Sunday, February 11, 2018 (O.S., January 29): Meatfare Sunday; Sunday of the Last Judgment; God-bearer(107). Martyrs Romanus, James, Philotheus, Hyperechius, Abibus, Julian and Paregorius (297) Martyrs Silvanus, bishop of Emesa, Luke the Deacon, and Mocius (Mucius) the Reader (312). St. Laurence, recluse of the Kyiv Caves and bishop of Turov (1194).
Ss Cyril & Methodius Ukrainian Orthodox Mission, Madison, WI
Epistle: 1 Corinthians 8:8-9:2
Gospel: Matthew 25:31-46
Reflecting on his love of tragedies and of the grief he feels when a character in a play suffers, St Augustine says he did this not because he loved sorrow but because he wanted to think of himself as the kind of man who feels pity at the sufferings of others. He wanted to think of himself in other words as merciful.
After all, he asks himself, “what kind of mercy is it that arises from” fiction? The audience isn’t asked “to relieve” the suffering they see on the stage “but merely … to grieve.” And the more we sorrow, the more we applaud. In fact he says the “insanity” is so perverse that if we don’t go away feeling bad, we feel cheated. But if we grieve at the fictitious suffering we shed “tears of joy” (Confessions, III:2).
Writing some 15 centuries later, the Lutheran theologian Dietrich Bonhoeffer would refer to the insanity Augustine saw in himself as “cheap grace” describing it as “the grace we bestow on ourselves.” “Cheap grace,” he says, “is the preaching of forgiveness without requiring repentance, baptism without church discipline, Communion without confession…Cheap grace is grace without discipleship, grace without the cross, grace without Jesus Christ, living and incarnate” (The Cost of Discipleship, 44,45).
Whether we call it “insanity” or “cheap grace,” St Paul in his epistle condemns both. Because of sin, there is in me a tendency to selfishness, to deal sharply with God as I seek to minimize what He asks of me. Like Augustine, I want to feel mercy but not act mercifully. Or, to return to Bonhoeffer, I want to be forgiven but not asked to repent.
As we look forward to the beginning of the Great Fast, the Church asks us to reflect once again on St Paul’s words to the Corinthians: “food does not commend us to God; for neither if we eat are we the better, nor if we do not eat are we the worse.” This isn’t a rejection of fasting but a sober reminder of its limits. Indeed of the limits of all of our efforts.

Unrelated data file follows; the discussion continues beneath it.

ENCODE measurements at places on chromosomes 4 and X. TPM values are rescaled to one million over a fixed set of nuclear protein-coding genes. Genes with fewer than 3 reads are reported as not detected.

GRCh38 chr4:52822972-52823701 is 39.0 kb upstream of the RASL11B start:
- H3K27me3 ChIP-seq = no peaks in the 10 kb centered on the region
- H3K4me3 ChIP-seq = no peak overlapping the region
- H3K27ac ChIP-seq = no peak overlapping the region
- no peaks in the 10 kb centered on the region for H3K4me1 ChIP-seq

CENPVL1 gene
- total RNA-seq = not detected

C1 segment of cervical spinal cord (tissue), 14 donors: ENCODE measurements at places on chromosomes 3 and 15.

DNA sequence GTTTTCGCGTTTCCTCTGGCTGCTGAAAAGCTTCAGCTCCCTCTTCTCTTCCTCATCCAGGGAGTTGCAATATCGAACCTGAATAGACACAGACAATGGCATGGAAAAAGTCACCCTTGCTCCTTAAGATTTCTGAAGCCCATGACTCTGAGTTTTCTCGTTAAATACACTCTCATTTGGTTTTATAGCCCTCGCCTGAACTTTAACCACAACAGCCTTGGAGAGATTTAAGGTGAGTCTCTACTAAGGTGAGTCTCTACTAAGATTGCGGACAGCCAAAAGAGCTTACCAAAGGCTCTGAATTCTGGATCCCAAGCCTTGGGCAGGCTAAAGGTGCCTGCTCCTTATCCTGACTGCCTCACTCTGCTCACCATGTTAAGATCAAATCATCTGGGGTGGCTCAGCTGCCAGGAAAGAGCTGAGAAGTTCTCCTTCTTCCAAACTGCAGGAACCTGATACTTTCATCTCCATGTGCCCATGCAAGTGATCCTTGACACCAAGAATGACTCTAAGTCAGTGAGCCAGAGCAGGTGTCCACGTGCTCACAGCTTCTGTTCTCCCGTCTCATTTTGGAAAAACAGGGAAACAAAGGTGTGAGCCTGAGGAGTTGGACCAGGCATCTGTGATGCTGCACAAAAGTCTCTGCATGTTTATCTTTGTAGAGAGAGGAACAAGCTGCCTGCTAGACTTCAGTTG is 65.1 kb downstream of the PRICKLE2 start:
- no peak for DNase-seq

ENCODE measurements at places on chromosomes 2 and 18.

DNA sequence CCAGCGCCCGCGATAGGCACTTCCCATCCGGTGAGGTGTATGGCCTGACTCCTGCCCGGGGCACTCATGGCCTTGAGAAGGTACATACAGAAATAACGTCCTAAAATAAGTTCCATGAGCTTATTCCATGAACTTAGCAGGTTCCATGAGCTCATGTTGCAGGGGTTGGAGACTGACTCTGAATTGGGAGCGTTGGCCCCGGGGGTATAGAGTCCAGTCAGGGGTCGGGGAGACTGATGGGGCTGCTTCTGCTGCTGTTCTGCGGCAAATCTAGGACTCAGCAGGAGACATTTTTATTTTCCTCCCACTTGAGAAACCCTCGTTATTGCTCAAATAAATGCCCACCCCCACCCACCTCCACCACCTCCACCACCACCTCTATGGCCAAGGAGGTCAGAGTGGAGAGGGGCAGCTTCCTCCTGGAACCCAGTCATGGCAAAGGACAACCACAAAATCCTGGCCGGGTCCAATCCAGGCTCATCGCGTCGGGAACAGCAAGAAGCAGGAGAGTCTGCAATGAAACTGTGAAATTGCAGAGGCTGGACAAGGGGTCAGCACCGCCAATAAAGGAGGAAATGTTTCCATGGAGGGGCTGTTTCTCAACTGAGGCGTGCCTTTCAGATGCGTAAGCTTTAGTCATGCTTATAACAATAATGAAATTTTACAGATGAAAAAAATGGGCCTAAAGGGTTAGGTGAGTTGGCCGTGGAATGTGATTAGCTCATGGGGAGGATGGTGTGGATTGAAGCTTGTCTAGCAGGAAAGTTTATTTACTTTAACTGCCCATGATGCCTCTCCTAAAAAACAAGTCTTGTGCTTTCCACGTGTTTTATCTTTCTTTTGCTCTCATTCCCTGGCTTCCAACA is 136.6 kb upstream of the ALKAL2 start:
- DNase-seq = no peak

Many of us, whether we Christian or not, fall into the same trap as Augustine. We imagine that it is enough if we feel bad for others. We think it is enough to have the right feelings or to hold to the right opinions. If our heart is in the right place, it doesn’t matter what we do or don’t do.
I desperately want to be judged not by what I do but by what I feel. In the grip of this madness, I think my words and actions don’t matter as long as they “come from a good place.” I want, in other words, “grace without discipleship, grace without the cross, grace without Jesus Christ, living and incarnate.”
This was the spiritual illness that afflicted the Corinthians. They thought their liberty meant they could do as they please without any thought to the consequences of their actions for other people.
As important as fasting is for the fathers of the Church, it is only a means to an end. I fast in order to overcome my selfishness so that, in turn, I am able to love.
And just as “cheap grace” isn’t really grace but a counterfeit, love without sacrifice isn’t really love. True love isn’t just sacrificial, it longs to sacrifice. If I love you, I want what is best for you. And if what is best for you is costly for me? I am glad to pay that cost and more.
St Maria of Paris reminds us that “The way to God lies through love of people.” Reflecting on the Gospel we just heard Mother Maria goes on to say that
At the Last Judgment I shall not be asked whether I was successful in my ascetic exercises, nor how many bows and prostrations I made. Instead, I shall be asked did I feed the hungry, clothe the naked, visit the sick and the prisoners. That is all I shall be asked.
The reason that I will be asked this, and nothing else, is because
About every poor, hungry and imprisoned person the Savior says ‘I’: ‘I was hungry and thirsty, I was sick and in prison.’ To think that he puts an equal sign between himself and anyone in need. . . . I always knew it, but now it has somehow penetrated to my sinews. It fills me with awe (The Pearl of Great Price, 29-30).
Not all of us are called, as Mother Maria was, to open a hostel for the poor. But, as the Gospel makes clear, whatever our state in life, all of us are called to care for those in need as best we can. St John Chrysostom says even the poor are called to care for rich by speaking a kind word or offering a prayer.
My brothers and sisters in Christ! Everything we do in the Church is done for one reason, and one reason only. To heal the human heart of the selfishness that is the defining quality of sin.
As selfishness recedes so too will fear.
As fear recedes, your desire to love will grow.
As the desire to love grows, your willingness to love sacrificially will also grow.
And as your willingness to love grows, you will begin to discover more and more opportunities to love!